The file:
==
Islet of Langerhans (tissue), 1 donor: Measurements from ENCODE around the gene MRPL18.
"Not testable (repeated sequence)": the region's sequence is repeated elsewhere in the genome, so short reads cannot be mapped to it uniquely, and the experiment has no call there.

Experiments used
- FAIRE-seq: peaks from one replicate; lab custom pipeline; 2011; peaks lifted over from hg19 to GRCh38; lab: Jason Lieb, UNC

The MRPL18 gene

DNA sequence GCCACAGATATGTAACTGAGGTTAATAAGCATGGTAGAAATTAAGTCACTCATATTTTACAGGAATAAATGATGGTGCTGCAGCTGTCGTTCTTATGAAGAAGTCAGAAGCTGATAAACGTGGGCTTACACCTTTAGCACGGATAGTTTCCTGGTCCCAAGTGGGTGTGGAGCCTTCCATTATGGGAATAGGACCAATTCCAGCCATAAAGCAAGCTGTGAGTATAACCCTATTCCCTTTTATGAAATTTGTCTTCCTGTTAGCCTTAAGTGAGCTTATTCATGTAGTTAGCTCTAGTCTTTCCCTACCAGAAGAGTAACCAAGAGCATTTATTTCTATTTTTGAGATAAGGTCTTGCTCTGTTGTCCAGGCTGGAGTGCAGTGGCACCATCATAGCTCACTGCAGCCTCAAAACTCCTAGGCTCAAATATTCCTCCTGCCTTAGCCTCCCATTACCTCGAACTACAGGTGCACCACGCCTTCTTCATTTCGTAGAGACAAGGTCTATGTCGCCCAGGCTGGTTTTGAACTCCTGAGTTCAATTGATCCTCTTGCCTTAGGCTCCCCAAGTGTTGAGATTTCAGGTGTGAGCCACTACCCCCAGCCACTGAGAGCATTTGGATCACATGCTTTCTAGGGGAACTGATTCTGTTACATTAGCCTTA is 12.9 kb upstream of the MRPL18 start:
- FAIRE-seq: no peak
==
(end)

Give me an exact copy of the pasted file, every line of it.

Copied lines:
Islet of Langerhans (tissue), 1 donor: Measurements from ENCODE around the gene MRPL18.
"Not testable (repeated sequence)": the region's sequence is repeated elsewhere in the genome, so short reads cannot be mapped to it uniquely, and the experiment has no call there.

Experiments used
- FAIRE-seq: peaks from one replicate; lab custom pipeline; 2011; peaks lifted over from hg19 to GRCh38; lab: Jason Lieb, UNC

The MRPL18 gene

DNA sequence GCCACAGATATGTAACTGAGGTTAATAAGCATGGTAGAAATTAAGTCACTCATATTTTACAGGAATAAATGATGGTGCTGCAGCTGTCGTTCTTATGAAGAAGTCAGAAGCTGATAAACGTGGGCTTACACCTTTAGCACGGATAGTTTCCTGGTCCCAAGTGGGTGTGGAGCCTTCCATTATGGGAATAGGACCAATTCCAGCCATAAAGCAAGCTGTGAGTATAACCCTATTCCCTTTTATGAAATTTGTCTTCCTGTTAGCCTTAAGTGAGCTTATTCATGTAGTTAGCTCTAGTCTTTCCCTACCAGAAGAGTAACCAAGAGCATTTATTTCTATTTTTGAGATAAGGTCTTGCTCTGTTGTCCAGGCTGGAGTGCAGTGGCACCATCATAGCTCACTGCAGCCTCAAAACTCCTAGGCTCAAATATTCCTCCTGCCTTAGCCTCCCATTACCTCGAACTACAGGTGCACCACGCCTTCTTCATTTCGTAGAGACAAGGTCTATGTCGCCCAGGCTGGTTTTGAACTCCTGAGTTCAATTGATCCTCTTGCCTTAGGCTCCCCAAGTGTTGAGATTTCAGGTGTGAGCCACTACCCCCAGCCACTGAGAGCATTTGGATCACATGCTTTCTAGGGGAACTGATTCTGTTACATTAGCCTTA is 12.9 kb upstream of the MRPL18 start:
- FAIRE-seq: no peak